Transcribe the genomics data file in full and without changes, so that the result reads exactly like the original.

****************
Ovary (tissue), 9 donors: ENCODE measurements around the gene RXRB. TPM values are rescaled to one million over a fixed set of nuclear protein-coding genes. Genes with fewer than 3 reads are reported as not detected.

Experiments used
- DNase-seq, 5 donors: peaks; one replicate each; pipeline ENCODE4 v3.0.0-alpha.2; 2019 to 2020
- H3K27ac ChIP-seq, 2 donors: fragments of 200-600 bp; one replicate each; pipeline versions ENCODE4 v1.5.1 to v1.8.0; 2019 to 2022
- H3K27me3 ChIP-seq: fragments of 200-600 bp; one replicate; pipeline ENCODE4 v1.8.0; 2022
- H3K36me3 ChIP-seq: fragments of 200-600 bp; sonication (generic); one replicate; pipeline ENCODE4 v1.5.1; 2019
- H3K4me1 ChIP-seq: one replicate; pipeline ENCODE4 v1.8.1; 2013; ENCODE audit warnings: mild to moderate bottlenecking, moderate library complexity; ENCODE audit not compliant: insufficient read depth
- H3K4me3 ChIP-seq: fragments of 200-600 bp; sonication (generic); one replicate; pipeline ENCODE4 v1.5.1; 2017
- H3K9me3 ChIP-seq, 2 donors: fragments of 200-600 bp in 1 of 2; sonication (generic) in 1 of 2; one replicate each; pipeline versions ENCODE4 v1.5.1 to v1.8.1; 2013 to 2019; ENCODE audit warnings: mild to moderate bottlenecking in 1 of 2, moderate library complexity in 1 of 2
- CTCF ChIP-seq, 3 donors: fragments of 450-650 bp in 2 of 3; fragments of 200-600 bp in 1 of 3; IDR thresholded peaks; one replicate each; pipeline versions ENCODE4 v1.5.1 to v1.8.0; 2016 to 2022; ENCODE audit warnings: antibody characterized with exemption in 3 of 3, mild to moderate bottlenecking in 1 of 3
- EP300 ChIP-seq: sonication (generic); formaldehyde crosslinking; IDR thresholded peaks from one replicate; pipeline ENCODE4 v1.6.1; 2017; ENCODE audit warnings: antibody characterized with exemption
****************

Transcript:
Ovary (tissue), 9 donors: ENCODE measurements around the gene RXRB. TPM values are rescaled to one million over a fixed set of nuclear protein-coding genes. Genes with fewer than 3 reads are reported as not detected.

Experiments used
- DNase-seq, 5 donors: peaks; one replicate each; pipeline ENCODE4 v3.0.0-alpha.2; 2019 to 2020
- H3K27ac ChIP-seq, 2 donors: fragments of 200-600 bp; one replicate each; pipeline versions ENCODE4 v1.5.1 to v1.8.0; 2019 to 2022
- H3K27me3 ChIP-seq: fragments of 200-600 bp; one replicate; pipeline ENCODE4 v1.8.0; 2022
- H3K36me3 ChIP-seq: fragments of 200-600 bp; sonication (generic); one replicate; pipeline ENCODE4 v1.5.1; 2019
- H3K4me1 ChIP-seq: one replicate; pipeline ENCODE4 v1.8.1; 2013; ENCODE audit warnings: mild to moderate bottlenecking, moderate library complexity; ENCODE audit not compliant: insufficient read depth
- H3K4me3 ChIP-seq: fragments of 200-600 bp; sonication (generic); one replicate; pipeline ENCODE4 v1.5.1; 2017
- H3K9me3 ChIP-seq, 2 donors: fragments of 200-600 bp in 1 of 2; sonication (generic) in 1 of 2; one replicate each; pipeline versions ENCODE4 v1.5.1 to v1.8.1; 2013 to 2019; ENCODE audit warnings: mild to moderate bottlenecking in 1 of 2, moderate library complexity in 1 of 2
- CTCF ChIP-seq, 3 donors: fragments of 450-650 bp in 2 of 3; fragments of 200-600 bp in 1 of 3; IDR thresholded peaks; one replicate each; pipeline versions ENCODE4 v1.5.1 to v1.8.0; 2016 to 2022; ENCODE audit warnings: antibody characterized with exemption in 3 of 3, mild to moderate bottlenecking in 1 of 3
- EP300 ChIP-seq: sonication (generic); formaldehyde crosslinking; IDR thresholded peaks from one replicate; pipeline ENCODE4 v1.6.1; 2017; ENCODE audit warnings: antibody characterized with exemption